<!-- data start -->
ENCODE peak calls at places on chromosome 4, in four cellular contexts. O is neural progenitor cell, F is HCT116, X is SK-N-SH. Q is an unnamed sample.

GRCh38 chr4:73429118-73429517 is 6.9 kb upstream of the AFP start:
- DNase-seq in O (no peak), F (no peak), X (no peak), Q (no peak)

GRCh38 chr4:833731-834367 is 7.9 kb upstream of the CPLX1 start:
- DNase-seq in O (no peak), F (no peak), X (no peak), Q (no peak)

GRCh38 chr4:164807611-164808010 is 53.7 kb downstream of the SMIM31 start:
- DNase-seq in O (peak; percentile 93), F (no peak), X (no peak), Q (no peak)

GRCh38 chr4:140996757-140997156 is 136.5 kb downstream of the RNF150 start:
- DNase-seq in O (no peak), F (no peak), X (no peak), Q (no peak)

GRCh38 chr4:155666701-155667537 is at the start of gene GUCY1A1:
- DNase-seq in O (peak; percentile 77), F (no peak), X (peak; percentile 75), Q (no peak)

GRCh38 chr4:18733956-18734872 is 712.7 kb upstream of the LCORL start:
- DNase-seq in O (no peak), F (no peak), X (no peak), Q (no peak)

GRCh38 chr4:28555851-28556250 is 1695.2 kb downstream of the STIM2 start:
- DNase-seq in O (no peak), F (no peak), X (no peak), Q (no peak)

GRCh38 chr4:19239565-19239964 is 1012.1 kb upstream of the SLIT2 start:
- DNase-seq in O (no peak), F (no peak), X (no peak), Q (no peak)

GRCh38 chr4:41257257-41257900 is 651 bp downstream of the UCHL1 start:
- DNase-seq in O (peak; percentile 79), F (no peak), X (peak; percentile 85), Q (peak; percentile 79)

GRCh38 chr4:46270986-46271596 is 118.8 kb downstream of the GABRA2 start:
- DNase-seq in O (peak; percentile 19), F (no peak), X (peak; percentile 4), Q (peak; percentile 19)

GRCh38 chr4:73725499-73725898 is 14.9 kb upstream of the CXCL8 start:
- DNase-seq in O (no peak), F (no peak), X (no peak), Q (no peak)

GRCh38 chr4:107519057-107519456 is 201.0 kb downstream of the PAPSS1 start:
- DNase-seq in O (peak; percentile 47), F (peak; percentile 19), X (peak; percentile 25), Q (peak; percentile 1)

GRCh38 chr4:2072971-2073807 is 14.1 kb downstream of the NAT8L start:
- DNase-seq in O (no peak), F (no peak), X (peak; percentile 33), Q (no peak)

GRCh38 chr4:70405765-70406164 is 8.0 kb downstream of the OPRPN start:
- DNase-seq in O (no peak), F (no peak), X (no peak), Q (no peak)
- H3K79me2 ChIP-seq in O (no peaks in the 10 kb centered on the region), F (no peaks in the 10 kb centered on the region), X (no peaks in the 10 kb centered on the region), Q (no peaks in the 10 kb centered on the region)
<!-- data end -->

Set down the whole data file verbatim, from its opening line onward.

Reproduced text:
ENCODE peak calls at places on chromosome 4, in four cellular contexts. O is neural progenitor cell, F is HCT116, X is SK-N-SH. Q is an unnamed sample.

GRCh38 chr4:73429118-73429517 is 6.9 kb upstream of the AFP start:
- DNase-seq in O (no peak), F (no peak), X (no peak), Q (no peak)

GRCh38 chr4:833731-834367 is 7.9 kb upstream of the CPLX1 start:
- DNase-seq in O (no peak), F (no peak), X (no peak), Q (no peak)

GRCh38 chr4:164807611-164808010 is 53.7 kb downstream of the SMIM31 start:
- DNase-seq in O (peak; percentile 93), F (no peak), X (no peak), Q (no peak)

GRCh38 chr4:140996757-140997156 is 136.5 kb downstream of the RNF150 start:
- DNase-seq in O (no peak), F (no peak), X (no peak), Q (no peak)

GRCh38 chr4:155666701-155667537 is at the start of gene GUCY1A1:
- DNase-seq in O (peak; percentile 77), F (no peak), X (peak; percentile 75), Q (no peak)

GRCh38 chr4:18733956-18734872 is 712.7 kb upstream of the LCORL start:
- DNase-seq in O (no peak), F (no peak), X (no peak), Q (no peak)

GRCh38 chr4:28555851-28556250 is 1695.2 kb downstream of the STIM2 start:
- DNase-seq in O (no peak), F (no peak), X (no peak), Q (no peak)

GRCh38 chr4:19239565-19239964 is 1012.1 kb upstream of the SLIT2 start:
- DNase-seq in O (no peak), F (no peak), X (no peak), Q (no peak)

GRCh38 chr4:41257257-41257900 is 651 bp downstream of the UCHL1 start:
- DNase-seq in O (peak; percentile 79), F (no peak), X (peak; percentile 85), Q (peak; percentile 79)

GRCh38 chr4:46270986-46271596 is 118.8 kb downstream of the GABRA2 start:
- DNase-seq in O (peak; percentile 19), F (no peak), X (peak; percentile 4), Q (peak; percentile 19)

GRCh38 chr4:73725499-73725898 is 14.9 kb upstream of the CXCL8 start:
- DNase-seq in O (no peak), F (no peak), X (no peak), Q (no peak)

GRCh38 chr4:107519057-107519456 is 201.0 kb downstream of the PAPSS1 start:
- DNase-seq in O (peak; percentile 47), F (peak; percentile 19), X (peak; percentile 25), Q (peak; percentile 1)

GRCh38 chr4:2072971-2073807 is 14.1 kb downstream of the NAT8L start:
- DNase-seq in O (no peak), F (no peak), X (peak; percentile 33), Q (no peak)

GRCh38 chr4:70405765-70406164 is 8.0 kb downstream of the OPRPN start:
- DNase-seq in O (no peak), F (no peak), X (no peak), Q (no peak)
- H3K79me2 ChIP-seq in O (no peaks in the 10 kb centered on the region), F (no peaks in the 10 kb centered on the region), X (no peaks in the 10 kb centered on the region), Q (no peaks in the 10 kb centered on the region)